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Engineering Materials

Slideshow: 3D Printing Is Cheap & Green for Plastics

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Ann R. Thryft
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Re: Saving up to $2000? Really?
Ann R. Thryft   11/13/2013 11:53:44 AM
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Jim_E, I was skeptical, too about the $2,000 figure. But it's amazing a) how much plastic the average American household consumes in a year and b) how many things can now be printed at home using 3D printers because of the machines and the availabilty of online open-source .STL files, plus cheap materials. The earlier open-access article we give a link to details how the researchers arrived at that figure as the maximum.

Ann R. Thryft
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Re: Type of Process
Ann R. Thryft   11/13/2013 11:54:46 AM
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Greg, the health effects of the plastics used in 3D printing is definitely a subject that's received some attention recently. But the measurements of  "green" are quite specific and don't take health effects on human users into consideration: they're usually aimed specifically at reducing energy use, and therefore carbon emissions in the environment. That requires using an entirely different set of variables and measurements from those used to measure health effects. I think it would be confusing to merge the two. OTOH, I do agree that the health effects of the materials need more attention.

Ann R. Thryft
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Re: Wow
Ann R. Thryft   11/13/2013 11:55:35 AM
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Thanks, Cadman-LT. I agree--yet another "wow" factor about this amazing technology area.

AnandY
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Re : cheap 3D
AnandY   11/24/2013 12:20:37 PM
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3D printing may be cheap in the long run but the costs of the same in the short term are prohibitively high. Very few companies can afford to use any 3D printers, let alone afford to buy the same. The costs go way beyond the costs of buying regular plastic raw materials and, as such, most companies will most likely stick to the latter for a long while to come.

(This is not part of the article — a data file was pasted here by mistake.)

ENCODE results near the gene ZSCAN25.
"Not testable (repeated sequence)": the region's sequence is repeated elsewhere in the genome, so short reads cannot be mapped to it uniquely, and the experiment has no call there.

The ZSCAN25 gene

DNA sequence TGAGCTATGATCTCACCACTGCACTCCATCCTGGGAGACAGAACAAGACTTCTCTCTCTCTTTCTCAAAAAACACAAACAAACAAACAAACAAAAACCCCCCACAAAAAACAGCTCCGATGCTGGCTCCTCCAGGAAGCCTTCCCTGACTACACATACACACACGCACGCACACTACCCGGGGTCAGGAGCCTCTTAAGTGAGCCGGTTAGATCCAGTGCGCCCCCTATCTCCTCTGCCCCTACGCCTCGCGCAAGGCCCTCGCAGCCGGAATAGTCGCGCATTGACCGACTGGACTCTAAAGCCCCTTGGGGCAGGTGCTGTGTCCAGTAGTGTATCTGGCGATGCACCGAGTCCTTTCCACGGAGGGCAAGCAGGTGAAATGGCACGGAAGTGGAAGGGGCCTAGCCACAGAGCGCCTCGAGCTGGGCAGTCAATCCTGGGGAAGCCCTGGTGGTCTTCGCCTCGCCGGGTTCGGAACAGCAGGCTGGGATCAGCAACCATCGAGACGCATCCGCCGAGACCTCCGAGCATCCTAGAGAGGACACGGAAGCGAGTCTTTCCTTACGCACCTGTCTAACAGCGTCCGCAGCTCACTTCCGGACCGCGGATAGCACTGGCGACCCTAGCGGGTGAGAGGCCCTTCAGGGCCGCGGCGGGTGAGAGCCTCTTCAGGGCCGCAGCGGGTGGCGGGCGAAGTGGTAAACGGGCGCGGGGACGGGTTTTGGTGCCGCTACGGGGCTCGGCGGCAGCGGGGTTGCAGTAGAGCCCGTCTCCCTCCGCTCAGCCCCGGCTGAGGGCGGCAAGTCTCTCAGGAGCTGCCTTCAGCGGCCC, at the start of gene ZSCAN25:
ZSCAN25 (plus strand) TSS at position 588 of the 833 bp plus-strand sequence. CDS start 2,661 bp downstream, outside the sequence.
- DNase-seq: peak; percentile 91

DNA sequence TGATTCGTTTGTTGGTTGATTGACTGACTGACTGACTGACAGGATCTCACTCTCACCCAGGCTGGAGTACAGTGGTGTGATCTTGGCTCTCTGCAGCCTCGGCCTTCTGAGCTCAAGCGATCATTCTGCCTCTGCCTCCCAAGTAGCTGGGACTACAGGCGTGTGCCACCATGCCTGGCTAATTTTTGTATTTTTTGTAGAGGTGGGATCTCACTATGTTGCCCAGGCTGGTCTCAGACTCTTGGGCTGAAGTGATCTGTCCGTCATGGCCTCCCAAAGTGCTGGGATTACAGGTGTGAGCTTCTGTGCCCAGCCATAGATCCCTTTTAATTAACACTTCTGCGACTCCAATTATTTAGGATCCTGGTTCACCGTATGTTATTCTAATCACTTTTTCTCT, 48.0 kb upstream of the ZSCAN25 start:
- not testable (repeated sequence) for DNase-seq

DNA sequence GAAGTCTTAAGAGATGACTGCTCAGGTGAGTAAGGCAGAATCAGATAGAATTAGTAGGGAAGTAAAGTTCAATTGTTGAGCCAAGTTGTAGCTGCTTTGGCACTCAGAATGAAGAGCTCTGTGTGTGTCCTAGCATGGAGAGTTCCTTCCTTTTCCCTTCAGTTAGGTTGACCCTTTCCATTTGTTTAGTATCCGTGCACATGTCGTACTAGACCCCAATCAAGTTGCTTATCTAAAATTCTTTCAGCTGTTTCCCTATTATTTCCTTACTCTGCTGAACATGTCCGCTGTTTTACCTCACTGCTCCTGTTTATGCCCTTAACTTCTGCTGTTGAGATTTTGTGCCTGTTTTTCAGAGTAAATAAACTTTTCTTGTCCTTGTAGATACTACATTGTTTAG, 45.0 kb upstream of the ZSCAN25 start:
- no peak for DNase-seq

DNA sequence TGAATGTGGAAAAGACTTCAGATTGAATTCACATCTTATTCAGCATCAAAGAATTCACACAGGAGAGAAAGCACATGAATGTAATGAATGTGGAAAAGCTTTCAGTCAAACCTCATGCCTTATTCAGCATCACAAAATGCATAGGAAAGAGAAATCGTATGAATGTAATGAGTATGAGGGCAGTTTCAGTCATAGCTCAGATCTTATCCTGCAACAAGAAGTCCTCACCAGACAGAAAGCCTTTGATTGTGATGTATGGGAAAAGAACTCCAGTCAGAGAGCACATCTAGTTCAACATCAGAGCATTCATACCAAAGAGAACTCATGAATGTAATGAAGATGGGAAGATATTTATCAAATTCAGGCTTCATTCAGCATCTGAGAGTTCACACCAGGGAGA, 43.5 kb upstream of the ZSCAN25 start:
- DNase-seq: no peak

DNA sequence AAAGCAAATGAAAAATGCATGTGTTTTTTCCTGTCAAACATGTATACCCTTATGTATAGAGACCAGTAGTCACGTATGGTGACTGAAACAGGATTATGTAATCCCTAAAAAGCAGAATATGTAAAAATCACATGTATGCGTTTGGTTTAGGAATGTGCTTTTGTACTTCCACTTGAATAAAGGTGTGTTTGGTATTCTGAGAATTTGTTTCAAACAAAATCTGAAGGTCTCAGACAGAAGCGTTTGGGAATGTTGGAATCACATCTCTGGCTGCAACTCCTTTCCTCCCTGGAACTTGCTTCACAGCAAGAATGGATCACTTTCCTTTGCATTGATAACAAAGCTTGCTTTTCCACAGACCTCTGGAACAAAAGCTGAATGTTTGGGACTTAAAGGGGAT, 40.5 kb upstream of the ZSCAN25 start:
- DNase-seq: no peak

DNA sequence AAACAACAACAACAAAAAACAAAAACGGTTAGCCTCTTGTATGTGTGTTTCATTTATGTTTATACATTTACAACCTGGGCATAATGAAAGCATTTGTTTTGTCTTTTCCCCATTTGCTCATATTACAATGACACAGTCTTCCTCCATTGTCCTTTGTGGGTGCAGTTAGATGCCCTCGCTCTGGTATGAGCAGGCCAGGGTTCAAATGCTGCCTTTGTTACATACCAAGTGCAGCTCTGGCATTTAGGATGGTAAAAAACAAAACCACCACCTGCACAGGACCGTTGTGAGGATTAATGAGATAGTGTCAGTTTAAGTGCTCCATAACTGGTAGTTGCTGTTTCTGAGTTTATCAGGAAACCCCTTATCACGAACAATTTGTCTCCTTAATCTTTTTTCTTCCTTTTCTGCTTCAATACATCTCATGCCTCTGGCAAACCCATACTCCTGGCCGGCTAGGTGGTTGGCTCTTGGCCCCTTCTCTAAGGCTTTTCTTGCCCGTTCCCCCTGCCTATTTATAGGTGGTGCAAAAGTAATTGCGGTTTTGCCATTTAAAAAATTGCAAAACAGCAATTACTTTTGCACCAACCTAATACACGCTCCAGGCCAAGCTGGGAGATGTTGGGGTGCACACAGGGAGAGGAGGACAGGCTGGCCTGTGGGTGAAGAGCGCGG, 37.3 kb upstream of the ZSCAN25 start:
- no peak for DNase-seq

Ann R. Thryft
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Re: Re : cheap 3D
Ann R. Thryft   11/25/2013 11:14:47 AM
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3D printing is no longer a monolithic entity: it consists of many different technologies and materials, and a wide range of printers. So the costs of printing, depending on how one defines them, also range very widely, and generalizations don't really apply. The point of this particular study is that, at the low end with a cheap printer, consumers can save money making actual end-production objects.
Regarding what will or won't happen with the higher end of 3D printing, including the proportion of end-products vs prototypes, a recent study by the long-term market research firm in this area (Wohler Associates) shows that finished goods have grown from 3.9% to 28.3% of revenue in just eight years (2003 to 2012) across all 3D printing sectors. This is true for GE Aviation and other high-end manufacturers. Stay tuned.

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